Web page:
A strong and on-going research question is understanding the drivers that can cause the shuffling of species into combinations not seen at present. Quaternary paleoecological records convincingly show that plant communities are ephemeral, and that plant taxa individualistically track shifts in climate. Much of our work has used the late-glacial of eastern North America, when 'no-analog' plant communities were widespread, as a model system for understanding the processes leading to the formation of no-analog communities. In previous work, we have linked the formation of these no-analog communities to no-analog climates, in which a major characteristic was a higher-than-present temperature seasonal range (Williams et al., 2001, Williams and Jackson, 2007). We have also shown that novel climates are also likely to develop by the end of the 21st-century, with the risk proportional to end-century greenhouse gas concentrations (Williams et al., 2007). This suggests that it is quite possible that novel plant associations will develop in response to current climate trends.
Now, we are using the late-glacial no-analog communities as a testing ground for ecological models, as a way of testing their predictive ability for climates outside the modern domain. With Steve Jackson at the University of Wyoming, we are also conducting a major field campaign to re-core and redate key ENA pollen records, in order to more precisely constrain the development and disaggregation of the late-glacial no-analog communities. An exciting development from this work is evidence that the formation of the no-analog plant communities may also be linked to the population declines of the North American megafauna (Gill et al., 2009), which we are continuing to investigate.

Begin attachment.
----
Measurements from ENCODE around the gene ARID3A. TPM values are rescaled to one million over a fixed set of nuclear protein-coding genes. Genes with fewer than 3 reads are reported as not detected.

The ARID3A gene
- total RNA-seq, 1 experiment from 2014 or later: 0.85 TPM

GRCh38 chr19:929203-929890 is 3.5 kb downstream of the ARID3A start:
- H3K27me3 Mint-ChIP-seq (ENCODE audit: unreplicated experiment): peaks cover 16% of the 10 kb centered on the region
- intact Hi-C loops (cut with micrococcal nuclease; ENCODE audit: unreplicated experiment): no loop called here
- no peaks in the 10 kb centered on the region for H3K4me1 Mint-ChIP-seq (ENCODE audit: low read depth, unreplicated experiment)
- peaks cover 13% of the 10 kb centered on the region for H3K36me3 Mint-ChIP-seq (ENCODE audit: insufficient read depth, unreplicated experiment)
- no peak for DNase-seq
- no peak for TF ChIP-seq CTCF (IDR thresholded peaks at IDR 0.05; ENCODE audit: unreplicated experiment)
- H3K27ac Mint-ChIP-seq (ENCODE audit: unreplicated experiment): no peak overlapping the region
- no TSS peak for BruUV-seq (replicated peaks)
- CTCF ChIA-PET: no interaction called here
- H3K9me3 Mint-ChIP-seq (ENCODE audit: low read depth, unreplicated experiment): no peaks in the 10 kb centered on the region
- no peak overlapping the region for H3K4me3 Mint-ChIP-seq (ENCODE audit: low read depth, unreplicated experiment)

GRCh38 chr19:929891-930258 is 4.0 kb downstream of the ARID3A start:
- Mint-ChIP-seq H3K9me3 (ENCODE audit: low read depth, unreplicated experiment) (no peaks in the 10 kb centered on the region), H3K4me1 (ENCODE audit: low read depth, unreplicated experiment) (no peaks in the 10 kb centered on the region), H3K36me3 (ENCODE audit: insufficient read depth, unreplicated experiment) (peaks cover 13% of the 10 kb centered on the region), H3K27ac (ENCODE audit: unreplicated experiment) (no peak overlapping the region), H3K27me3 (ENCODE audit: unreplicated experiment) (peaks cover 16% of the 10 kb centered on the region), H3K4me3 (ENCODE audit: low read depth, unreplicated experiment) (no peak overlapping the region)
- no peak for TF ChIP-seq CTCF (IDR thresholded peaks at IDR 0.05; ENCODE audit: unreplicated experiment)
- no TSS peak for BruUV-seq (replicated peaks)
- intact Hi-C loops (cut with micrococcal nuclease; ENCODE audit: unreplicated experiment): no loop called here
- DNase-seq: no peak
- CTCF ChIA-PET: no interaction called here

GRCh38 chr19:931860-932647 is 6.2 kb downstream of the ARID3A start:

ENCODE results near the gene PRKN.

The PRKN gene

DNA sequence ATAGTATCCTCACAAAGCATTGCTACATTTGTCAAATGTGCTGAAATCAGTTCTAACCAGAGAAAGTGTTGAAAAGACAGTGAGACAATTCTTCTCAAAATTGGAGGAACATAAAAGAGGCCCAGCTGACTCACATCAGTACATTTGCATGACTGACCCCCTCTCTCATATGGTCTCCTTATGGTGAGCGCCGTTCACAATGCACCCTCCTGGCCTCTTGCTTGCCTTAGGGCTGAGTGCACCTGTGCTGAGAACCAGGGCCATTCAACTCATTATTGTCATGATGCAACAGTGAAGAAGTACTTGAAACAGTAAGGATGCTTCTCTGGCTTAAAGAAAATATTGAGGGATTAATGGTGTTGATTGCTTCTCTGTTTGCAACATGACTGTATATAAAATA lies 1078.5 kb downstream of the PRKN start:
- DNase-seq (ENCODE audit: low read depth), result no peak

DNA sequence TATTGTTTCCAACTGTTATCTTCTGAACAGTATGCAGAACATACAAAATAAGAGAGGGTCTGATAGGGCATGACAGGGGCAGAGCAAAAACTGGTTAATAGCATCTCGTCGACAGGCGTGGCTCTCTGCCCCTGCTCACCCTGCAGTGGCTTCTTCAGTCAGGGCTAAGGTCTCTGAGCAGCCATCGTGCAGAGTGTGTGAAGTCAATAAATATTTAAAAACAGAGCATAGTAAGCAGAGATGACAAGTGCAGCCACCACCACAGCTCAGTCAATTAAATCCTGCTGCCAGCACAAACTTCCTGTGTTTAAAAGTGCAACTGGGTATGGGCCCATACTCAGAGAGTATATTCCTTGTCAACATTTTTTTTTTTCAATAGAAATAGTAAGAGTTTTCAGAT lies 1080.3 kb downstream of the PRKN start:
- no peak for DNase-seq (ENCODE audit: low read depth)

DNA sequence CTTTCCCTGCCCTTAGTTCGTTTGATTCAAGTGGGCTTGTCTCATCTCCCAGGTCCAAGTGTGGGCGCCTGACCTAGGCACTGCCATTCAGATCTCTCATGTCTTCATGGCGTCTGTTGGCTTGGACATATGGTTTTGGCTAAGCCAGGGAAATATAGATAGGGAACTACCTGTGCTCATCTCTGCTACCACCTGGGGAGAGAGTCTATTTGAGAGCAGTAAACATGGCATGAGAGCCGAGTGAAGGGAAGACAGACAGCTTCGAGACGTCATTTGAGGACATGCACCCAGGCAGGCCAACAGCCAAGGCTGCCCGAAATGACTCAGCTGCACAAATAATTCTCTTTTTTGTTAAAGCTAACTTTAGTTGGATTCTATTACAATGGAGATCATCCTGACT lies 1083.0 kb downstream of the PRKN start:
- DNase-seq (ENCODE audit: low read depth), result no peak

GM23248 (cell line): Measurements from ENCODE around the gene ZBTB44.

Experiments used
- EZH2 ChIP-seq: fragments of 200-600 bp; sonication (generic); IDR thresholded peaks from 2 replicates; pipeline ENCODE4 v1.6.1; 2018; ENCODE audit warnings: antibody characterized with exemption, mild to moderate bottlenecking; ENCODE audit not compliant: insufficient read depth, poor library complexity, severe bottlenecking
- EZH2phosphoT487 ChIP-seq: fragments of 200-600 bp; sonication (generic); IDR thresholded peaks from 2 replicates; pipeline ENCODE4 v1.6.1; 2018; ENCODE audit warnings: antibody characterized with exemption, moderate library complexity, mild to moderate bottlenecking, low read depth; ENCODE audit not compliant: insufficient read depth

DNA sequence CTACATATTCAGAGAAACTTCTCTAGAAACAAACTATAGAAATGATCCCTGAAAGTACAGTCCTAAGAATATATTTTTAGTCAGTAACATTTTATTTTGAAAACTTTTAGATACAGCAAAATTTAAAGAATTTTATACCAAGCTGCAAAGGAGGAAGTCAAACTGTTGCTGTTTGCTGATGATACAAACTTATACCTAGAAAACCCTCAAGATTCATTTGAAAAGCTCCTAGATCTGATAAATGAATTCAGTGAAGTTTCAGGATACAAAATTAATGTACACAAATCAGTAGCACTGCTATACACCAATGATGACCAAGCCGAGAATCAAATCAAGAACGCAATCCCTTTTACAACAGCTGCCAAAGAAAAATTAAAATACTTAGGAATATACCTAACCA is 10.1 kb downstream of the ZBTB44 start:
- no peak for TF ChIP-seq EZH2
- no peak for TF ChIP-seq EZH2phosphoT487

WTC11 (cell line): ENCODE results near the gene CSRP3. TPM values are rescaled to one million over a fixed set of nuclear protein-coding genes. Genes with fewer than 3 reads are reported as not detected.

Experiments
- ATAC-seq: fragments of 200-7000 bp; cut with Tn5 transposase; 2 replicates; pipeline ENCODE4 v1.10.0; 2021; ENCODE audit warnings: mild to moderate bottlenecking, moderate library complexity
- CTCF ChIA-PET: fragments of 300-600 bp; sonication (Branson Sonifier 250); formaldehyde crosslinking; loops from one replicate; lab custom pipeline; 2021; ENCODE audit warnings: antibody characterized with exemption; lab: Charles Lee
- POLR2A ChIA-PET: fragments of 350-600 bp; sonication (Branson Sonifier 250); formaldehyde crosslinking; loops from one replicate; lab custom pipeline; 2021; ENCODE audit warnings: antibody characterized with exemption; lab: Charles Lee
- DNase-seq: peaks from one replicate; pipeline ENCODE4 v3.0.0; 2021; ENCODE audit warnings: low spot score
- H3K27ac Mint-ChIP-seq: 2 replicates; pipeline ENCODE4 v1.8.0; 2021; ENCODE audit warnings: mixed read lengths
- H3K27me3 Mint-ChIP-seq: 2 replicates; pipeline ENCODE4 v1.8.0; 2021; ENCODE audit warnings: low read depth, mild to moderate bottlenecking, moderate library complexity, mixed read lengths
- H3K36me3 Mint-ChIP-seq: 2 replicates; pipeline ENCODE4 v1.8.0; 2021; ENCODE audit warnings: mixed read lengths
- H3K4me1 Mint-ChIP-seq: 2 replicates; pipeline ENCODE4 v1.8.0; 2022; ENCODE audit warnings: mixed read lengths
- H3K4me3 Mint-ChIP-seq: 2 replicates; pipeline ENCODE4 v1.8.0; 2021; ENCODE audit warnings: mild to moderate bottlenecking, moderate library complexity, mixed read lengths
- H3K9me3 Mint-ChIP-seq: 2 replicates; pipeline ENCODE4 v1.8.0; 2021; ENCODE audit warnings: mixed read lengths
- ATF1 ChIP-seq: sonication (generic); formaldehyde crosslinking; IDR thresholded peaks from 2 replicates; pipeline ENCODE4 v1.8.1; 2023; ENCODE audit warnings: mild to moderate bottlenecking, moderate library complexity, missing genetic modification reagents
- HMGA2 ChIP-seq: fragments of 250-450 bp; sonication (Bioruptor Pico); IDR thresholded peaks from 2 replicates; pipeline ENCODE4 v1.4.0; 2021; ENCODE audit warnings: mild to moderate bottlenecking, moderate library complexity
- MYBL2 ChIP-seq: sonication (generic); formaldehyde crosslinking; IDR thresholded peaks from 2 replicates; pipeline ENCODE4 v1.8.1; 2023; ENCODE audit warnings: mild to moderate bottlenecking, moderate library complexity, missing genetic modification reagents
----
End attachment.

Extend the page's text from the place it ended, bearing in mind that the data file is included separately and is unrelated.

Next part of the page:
Past formation of no-analog plant associations is indicated by the shifting colors on the maps at left -- compare the right-most map, representing the present, to the series of late-glacial maps to the left. Maps from Williams et al. 2001. Each color repreasents a unique mixture of taxa, based on the pollen percentages of Picea, Cyperaceae, and Betula (top map series) and Fraxinus, Ostrya/Carpinus, and Ulmus (bottom map series).
Climate-similarity maps for late-21st-century climates. Areas in red indicate future climates with no close analog in late 20th-century climates. In these analyses, which were based on mean temperature and precipitation for the four seasons, tropical and subtropical regions are at the highest risk of developing novel climates, because they are at the leading edge of a warming world. How will species respond to these novel future climates? What are the implications for biodiversity conservation and preservation of ecosystem services? From Williams et al. 2007.
Gill J.L., Williams J.W., Jackson S.T., Lininger K. and Robinson G.S. (2009) Pleistocene megafaunal collapse preceded novel plant communities and enhanced fire regimes. Science 326: 1100-1103.
Gonzales L.M. and Grimm E.C. (2009) Synchronization of late-glacial vegetation changes at Crystal Lake, Illinois, USA with the North Atlantic Event Stratigraphy. Quaternary Research 72: 234-245, doi: 210.1016/j.yqres.2009.1005.1001.
Gonzales L.M., Williams J.W. and Grimm E.C. (2009) Expanded response-surfaces: A new method to reconstruct paleoclimates from fossil pollen assemblages that lack modern analogues. Quaternary Science Reviews 28: 3315-3332.
Williams, J. W. and Jackson, S. T. (2007) Novel Climates, No-Analog Plant Communities, and Ecological Surprises: Past and Future. Frontiers in Ecology and Evolution 5: 475-482. doi:10.1890/070037.
Williams, J. W., Jackson, S. T., Kutzbach, J. E. (2007) Projected distributions of novel and disappearing climates by 2100AD. Proceedings of the National Academy of Sciences 104: 5738-5742.
Jackson, S. T. and Williams, J. W. (2004) Modern analogs in Quaternary paleoecology: Here today, gone yesterday, gone tomorrow? Annual Review of Earth and Planetary Sciences 32: 495-537.
Williams, J. W., Shuman, B. N., Webb III, T. (2001) No-analog conditions and rates of change in the climate and vegetation of eastern North America. Ecology 82: 3346-3362.
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